What is really scary is that some of the youngest girls were lured into “the life” by men and women pretending to be someone close to the girls' ages on social media pages. They developed an online relationship and soon the kids thought they were in love with the fake person and ran away to be with them. Instead, they ended up in the hands of a pimp, drugged, raped, and trafficked. Some of the videos we saw were posted by the pimps themselves, proudly showing how abusively they treat the women they own. The language, the physical violence, the drugs dispensed, the bragging in the videos - it hurts the heart. I became angry because they seem to think they are so tough, so powerful, and so manly, but all they are is the embodiment of pure evil.  

Sadly, a lot of drug dealers are finding they can make way more money selling humans than drugs. I won't write the words they use in that lifestyle, but believe me they aren't pretty words. Sadly, these women and girls (and men and boys) are stuck because they have no money, are addicted to the drugs provided, desperately want to belong, and rightfully fear for their lives if they run. Some women become bottoms, which is the pimp’s right hand woman, and they become horribly abusive to those under them. They recruit, train, and control through threats and through abuse. They have to do this or be beaten worse than anyone. There is a status in that community that comes with these positions and what they will do to maintain that sickens the heart. 

We are mistaken if we believe they can just leave if they want. It is hard to get out of “the life”, because the conscience becomes seared when one is living only in that setting. To come out of “the life” and return to a more normal, moral setting shines a bright light on what they have done to survive and the shame that rises up within them can be unbearable, causing some to commit suicide. Some of them don't have job or people skills and if they do, they have police records that make it hard to get a job. It is also becoming a generational business as they draw young guys and girls into it. Some are their own children and some are not, but kids that are drawn in know no other life. I came home sad for the victims and the kids being trained, but wanting to throat punch me some pimps.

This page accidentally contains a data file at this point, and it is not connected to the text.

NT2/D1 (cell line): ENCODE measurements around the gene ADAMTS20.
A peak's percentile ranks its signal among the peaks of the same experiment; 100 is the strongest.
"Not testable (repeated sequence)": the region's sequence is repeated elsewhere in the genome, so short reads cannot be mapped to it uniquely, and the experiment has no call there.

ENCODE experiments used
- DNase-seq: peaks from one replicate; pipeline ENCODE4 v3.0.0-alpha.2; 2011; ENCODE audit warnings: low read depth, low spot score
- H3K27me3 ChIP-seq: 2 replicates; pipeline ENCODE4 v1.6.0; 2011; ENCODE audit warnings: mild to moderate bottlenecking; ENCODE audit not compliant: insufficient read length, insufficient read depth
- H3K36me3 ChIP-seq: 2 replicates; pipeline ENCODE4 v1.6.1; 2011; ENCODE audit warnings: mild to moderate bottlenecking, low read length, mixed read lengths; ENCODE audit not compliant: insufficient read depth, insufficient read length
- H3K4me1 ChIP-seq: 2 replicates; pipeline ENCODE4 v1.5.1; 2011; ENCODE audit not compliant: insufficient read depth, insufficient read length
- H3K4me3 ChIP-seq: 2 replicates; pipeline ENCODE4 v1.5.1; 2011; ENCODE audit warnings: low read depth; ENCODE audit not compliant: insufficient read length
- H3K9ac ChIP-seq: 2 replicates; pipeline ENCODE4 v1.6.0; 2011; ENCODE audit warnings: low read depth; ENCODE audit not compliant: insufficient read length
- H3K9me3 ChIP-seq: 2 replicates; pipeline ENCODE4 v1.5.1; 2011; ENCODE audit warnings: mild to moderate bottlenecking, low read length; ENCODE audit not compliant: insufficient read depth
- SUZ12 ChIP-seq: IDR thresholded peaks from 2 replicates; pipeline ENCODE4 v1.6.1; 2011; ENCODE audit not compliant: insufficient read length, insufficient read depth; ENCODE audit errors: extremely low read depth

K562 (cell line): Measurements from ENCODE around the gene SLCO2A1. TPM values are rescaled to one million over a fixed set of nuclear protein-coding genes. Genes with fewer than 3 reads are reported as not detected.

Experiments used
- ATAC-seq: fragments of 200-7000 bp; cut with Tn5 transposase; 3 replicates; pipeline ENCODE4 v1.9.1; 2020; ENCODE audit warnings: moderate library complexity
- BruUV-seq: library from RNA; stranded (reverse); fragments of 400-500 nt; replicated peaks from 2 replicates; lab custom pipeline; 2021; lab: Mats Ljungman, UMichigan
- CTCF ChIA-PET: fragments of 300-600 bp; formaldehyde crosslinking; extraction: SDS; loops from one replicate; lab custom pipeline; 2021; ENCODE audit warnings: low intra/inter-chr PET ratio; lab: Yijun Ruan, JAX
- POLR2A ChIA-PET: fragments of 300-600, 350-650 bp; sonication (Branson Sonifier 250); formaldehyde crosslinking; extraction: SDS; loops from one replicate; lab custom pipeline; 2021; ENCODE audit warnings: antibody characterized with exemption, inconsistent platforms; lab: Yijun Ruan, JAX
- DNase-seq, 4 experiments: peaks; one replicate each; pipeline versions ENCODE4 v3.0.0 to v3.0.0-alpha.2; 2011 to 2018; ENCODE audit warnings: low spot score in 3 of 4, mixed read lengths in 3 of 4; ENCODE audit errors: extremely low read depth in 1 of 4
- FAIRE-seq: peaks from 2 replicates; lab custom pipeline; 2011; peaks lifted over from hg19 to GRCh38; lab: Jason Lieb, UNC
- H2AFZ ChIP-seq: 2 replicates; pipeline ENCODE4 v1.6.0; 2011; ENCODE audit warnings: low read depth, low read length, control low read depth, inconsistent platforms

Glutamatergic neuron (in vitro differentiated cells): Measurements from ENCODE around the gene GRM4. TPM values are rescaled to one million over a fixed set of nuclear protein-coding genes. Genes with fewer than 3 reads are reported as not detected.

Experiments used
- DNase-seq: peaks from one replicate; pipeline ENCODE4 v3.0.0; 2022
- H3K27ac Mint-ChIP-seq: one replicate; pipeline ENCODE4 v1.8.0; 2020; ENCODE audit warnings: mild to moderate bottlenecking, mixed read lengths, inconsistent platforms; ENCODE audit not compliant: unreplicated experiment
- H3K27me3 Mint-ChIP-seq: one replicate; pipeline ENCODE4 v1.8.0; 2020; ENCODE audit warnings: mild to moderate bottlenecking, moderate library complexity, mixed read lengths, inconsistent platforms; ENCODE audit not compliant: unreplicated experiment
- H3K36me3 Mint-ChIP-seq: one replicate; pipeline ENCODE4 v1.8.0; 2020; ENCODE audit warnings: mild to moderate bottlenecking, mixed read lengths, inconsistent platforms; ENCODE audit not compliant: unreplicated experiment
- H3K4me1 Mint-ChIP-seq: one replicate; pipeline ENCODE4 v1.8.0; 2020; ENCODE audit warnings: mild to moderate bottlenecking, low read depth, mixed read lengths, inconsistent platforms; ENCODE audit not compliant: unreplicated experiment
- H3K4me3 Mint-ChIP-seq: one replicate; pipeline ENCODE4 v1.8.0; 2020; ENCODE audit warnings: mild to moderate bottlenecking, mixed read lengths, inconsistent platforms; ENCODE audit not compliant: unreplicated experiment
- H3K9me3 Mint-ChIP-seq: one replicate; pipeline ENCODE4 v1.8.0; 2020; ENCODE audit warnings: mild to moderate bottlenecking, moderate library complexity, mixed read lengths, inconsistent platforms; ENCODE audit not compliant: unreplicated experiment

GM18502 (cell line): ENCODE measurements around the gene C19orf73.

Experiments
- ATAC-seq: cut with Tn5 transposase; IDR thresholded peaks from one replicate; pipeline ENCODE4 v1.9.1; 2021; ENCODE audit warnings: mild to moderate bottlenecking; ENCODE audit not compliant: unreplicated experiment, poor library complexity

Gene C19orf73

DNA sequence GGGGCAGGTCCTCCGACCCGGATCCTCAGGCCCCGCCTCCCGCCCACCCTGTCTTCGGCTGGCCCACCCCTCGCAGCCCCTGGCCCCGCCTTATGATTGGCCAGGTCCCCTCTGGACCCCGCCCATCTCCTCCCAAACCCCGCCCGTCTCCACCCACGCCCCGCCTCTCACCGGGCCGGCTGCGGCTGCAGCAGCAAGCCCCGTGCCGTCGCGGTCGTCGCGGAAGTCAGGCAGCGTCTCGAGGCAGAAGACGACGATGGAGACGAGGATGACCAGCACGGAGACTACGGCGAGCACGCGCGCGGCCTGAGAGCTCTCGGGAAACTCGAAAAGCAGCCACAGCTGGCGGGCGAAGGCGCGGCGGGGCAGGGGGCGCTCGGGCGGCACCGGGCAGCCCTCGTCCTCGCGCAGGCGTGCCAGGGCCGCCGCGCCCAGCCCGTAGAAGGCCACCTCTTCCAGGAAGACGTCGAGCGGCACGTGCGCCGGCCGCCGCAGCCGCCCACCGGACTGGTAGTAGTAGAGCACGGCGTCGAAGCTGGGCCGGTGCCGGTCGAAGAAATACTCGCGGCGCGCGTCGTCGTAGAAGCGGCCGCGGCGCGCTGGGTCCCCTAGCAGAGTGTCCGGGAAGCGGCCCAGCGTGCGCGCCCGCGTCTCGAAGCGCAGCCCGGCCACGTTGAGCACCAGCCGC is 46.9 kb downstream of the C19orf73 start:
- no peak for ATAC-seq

Then, on Monday, we heard about the bombing in Manchester that killed and injured young kids, parents, and young adults who were doing nothing but attending a concert. And with the work I do, I know that those not injured will also suffer emotionally from the trauma of having been through. They will never ever be the same again. And these men think they are so powerful, so manly, and even so spiritual because they think they are earning some kind of special reward for carrying out their horrible deeds. Please tell me what is manly about killing a child? It makes me sick to think back on all the terrorist attacks that have been reported. There were the terrorists who carried out the attack out in southern California, who had dropped their baby off at grandmother’s house and went and shot up his co-workers, and then shot it out with the police. And then there is Boston, Florida, and all the European bombings...and it makes me want to throat punch me some terrorists and those who recruit and train them.  

Then, this morning I read a response Leslie Vernick, a godly author and counselor, wrote to a pastor who had given some pretty bad advice to a woman who was dealing with an abusive spouse. The woman’s marriage had started out great and then over time her husband disengaged, withdrew to his basement, and become a very angry man. He started blowing up at her and the kids and verbally assaulting them. Though it hadn't escalated to physical violence, his tongue was extremely caustic and he had thrown both words and objects in anger. I have heard similar stories like hers, and in many cases the husband was battling a sex addition and viewing pornography. The woman sought advice from her pastor who didn't point out the Biblical steps in handling his sin. Instead, he told her she should try harder to be a good support to him and that her emotional pain had at its root pride. That is spiritual abuse at its worst. No one in the church should be silenced when they are being mistreated and abused. The sin needs to be dealt with. It is time for churches to quit blaming victims and deal with the sin in the body.   

It reminded me of the number of women in our sexual abuse support groups. Some of them were abused by parents who were involved in the church or by youth pastors, pastors, or other leadership in the church. Those brave enough to speak out when they were young were often told not to say those kinds of things, or dad would go to jail, the pastor's family would break up, or the reputation of the church would be ruined. It always hurts my heart to think of those little girls too ashamed or too afraid to tell. But, it hurts my heart even more that those who did tell were silenced--literally sacrificed for the false reputation of their families and their churches. It makes me want to throat punch me some abusers, some pastors and some parents who would rather sacrifice kids than deal with sin in a Biblical way.